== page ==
Tuesday, March 23, 2010

One Million Screwdrivers: The Experiment (Part 2 of 5)

This is an article in a series called One Million Screwdrivers. You may read all the articles in this series by clicking here.

You choose to sell the screwdrivers without a clear plan in mind, but it all becomes a clearer plan after the first couple of years. You end up selling screwdrivers over seven years at seven different prices.

Year One. Initially, you have no idea what other screwdrivers should sell for and you can wait indefinitely until a sale happens so, on a lark, you price your screwdrivers at $1,000 each. What the hell, right? Let's see who bites. A whole year goes by... and nobody shows interest.

Year Two. You drop your price to $100 each. A whole year goes by and only one person shows interest. That one buyer pays $100 for a screwdriver just for the bragging rights—he seems rather affluent based on the Ferarri he drives up in, so perhaps $100 isn't really that much money to him anyway.

Year Three. Seeing that more buyers might buy if the unit price is lowered, you drop the price to $10. Over the next year, only 10 people show up to buy screwdrivers. It's not a lot of people, but it's a tenfold increase from the previous year. And your gross revenue is $100, the same amount you made in one year by selling one screwdriver for $100.

Year Four. You drop the unit price to $1... and 100 people come in to buy screwdrivers. Interesting. Same amount of money, more units sold.

Year Five. You drop the unit price to one dime. Now something really interesting happens. According to years past, you predict you'll sell 1,000 screwdrivers and earn another $100 ($0.10 X 1,000 = $100). However, the 1,000 people buying your screwdrivers see the great deal you're offering and buy two screwdrivers, or they tell their friends about your deal, or both. More units sold, more people come through your door. Instead of 1,000 screwdrivers being sold in 1 year, you've sold 10,000 screwdrivers in 1 month, netting $1,000—a tenfold increase in revenue in only a twelfth of the time. And you've accomplished this simply by offering your product for a fraction of what you'd previously sold it for. After a few phone calls, you soon realize the fair market price for a similar screwdriver is 50¢, five times your price. A-ha... that explains why so many people want your screwdrivers.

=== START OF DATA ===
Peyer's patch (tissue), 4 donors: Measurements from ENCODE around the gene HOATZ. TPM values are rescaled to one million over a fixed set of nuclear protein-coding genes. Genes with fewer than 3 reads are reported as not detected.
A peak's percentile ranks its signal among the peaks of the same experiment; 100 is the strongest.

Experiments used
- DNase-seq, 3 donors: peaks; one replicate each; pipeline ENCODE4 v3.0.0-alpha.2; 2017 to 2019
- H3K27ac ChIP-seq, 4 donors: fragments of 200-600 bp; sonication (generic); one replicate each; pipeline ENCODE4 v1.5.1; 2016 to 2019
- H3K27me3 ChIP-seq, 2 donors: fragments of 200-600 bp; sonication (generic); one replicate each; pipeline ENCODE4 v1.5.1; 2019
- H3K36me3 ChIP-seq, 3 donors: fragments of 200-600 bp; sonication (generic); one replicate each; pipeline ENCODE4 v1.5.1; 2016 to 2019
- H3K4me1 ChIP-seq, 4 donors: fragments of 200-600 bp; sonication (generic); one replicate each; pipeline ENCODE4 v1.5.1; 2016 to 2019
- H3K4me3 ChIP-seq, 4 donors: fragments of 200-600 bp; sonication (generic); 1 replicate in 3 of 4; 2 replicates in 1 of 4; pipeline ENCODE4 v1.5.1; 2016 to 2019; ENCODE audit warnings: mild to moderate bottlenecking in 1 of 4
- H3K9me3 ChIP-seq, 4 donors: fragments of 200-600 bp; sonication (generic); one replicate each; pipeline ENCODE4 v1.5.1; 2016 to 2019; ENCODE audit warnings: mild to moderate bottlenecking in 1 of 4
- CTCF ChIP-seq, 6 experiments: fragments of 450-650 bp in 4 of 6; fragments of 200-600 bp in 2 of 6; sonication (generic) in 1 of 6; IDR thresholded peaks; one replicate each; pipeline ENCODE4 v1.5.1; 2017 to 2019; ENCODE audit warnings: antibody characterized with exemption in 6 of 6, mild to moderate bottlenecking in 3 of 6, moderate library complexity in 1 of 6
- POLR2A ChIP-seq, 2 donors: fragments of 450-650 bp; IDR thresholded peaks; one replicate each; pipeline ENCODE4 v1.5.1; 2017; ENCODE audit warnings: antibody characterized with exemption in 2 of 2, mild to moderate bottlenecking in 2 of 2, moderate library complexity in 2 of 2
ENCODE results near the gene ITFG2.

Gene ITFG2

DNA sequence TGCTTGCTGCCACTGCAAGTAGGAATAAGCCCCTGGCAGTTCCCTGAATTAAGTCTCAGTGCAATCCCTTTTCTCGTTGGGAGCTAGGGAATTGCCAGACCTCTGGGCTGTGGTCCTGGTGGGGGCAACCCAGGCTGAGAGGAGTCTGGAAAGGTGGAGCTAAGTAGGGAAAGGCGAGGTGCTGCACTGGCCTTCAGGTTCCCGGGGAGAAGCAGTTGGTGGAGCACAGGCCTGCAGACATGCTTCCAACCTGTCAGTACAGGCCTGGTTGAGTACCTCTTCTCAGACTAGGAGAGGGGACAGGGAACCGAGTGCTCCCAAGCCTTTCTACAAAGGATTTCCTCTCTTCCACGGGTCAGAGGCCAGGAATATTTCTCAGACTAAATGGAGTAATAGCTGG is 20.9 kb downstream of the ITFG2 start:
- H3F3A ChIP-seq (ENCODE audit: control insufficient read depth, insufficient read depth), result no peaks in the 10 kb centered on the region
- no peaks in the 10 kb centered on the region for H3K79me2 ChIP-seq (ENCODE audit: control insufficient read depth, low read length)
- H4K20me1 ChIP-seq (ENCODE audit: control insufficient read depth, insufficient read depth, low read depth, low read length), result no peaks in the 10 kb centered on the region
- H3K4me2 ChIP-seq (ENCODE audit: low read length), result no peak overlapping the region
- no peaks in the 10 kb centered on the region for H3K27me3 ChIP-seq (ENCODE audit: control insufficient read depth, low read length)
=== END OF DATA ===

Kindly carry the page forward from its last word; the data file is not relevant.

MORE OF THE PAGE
An unpleasant side effect to your boon: you're getting hate mail from all the other screwdriver manufacturers in town. They claim you're underpricing them, that your price comes across as "begging", that you're glutting the market and endangering their livelihood. If you keep doing what you're doing, they tell you, you'll end up training consumers to expect screwdrivers to cost no more than a dime. Eventually, you'll put us out of business for good.

Year Six. As another experiment, you drop the unit price to 1¢. Though some people think your screwdrivers must not be good enough if you're selling them for such a low price, you put up a big sign that says, "LIQUIDATION SALE", and this seems to put their mind at rest. Instead of grossing $1,000 in one month, you sell 150,000 screwdrivers in only two weeks, totaling $1,500. That's 50% more revenue than the previous year... in only half the time.

Year Seven. You still have over 600,000 screwdrivers in the warehouse. You've had these things for six years now and you really want them to be out of your sight. Sure, you could keep selling them for a penny (you're getting massive amounts of hate mail now)... but you have one final experiment to try: what if you let all your inventory go for free? How quickly could you get all those screwdrivers out of your warehouse? You post an ad on Craigslist: "FREE screwdrivers, brand new, never used, just need to get rid of them." A few people show in the first few hours, they take 10 each, then a deluge happens at lunch time, and by the evening, the warehouse is swamped. Amusingly, two of your screwdriver manufacturer competitors pull up with big trucks... one says he'll resell your screwdrivers for current retail prices, and the other—embittered by how your free screwdriver stunt has almost put him out of business—vows to dump your screwdrivers at the local dump. Even so, word gets around and in less than two days, the rest of screwdrivers are gone.

This is an article in a series called One Million Screwdrivers. You may read all the articles in this series by clicking here, or the other articles here:

  1. Introduction
  2. The Experiment
  3. Ripple Effects (Wednesday 3/24 9:00 AM PST)
  4. Lessons Learned (Thursday 3/25 9:00 AM PST)
  5. The Bassinet Story (Friday 3/26 9:00 AM PST)

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